Just under a year ago, Rebecca Solnit, a writer living in San Francisco, wrote a sobering piece in the London Review of Books about the Google Bus, which she viewed as a proxy for the technology industry in nearby Palo Alto, Mountain View and Cupertino.

"The buses roll up to San Francisco's bus stops in the morning and evening," she wrote, "but they are unmarked, or nearly so, and not for the public. They have no signs or have discreet acronyms on the front windshield, and because they also have no rear doors, they ingest and disgorge their passengers slowly, while the brightly lit funky orange public buses wait behind them. The luxury-coach passengers ride for free and many take out their laptops and begin their work day on board; there is of course Wi-Fi. Most of them are gleaming white, with dark-tinted windows, like limousines, and some days I think of them as the spaceships on which our alien overlords have landed to rule over us."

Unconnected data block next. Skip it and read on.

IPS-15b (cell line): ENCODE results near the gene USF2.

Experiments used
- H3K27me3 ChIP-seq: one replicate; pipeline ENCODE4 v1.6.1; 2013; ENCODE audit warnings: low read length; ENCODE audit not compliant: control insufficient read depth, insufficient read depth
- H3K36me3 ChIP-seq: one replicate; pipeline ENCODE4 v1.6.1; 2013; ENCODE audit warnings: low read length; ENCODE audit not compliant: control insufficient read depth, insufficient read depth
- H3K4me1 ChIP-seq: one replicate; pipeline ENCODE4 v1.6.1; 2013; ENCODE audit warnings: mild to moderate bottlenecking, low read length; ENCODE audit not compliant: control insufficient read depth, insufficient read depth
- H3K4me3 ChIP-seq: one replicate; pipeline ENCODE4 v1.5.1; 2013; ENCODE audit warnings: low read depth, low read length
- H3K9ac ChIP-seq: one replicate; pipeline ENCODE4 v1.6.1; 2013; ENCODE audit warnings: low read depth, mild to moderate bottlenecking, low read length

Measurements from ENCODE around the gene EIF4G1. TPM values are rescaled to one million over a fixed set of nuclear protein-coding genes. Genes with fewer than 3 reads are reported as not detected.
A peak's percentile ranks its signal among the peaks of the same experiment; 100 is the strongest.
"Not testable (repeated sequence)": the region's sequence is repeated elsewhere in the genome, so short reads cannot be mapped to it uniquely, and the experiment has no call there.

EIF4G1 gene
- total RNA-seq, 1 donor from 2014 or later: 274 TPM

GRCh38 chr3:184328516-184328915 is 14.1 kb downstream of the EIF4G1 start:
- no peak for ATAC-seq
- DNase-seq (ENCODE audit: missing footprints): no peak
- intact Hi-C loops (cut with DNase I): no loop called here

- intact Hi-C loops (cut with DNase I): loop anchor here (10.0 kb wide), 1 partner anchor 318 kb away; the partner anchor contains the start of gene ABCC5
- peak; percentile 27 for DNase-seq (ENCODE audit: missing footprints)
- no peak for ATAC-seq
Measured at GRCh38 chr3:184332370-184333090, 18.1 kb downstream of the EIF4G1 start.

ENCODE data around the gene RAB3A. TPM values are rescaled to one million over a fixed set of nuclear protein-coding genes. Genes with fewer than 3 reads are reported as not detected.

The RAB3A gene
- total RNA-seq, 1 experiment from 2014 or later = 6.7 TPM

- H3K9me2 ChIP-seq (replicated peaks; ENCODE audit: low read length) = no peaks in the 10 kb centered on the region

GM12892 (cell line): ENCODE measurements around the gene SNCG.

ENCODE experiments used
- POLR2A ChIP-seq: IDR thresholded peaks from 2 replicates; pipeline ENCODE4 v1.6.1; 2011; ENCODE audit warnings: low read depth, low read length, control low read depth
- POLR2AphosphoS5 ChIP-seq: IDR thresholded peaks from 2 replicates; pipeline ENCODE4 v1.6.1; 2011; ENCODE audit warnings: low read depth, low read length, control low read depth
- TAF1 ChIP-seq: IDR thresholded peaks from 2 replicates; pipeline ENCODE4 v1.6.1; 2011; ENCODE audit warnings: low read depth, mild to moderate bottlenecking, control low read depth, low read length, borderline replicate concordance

The folks who travel behind those tinted windows, she continues, remind observers of "German tourists — neatly dressed, uncool, a little out of place, blinking in the light as they emerged from their pod." They are, in fact, Google employees, many of them new to the region — "mostly white or Asian male nerds in their 20s and 30s" — who work in Mountain View but want to live in San Francisco for the same reasons that everyone used to want to live there: its tolerant, rackety, socially mixed atmosphere, varied housing stock, cosmopolitanism, cultural institutions, history, etc.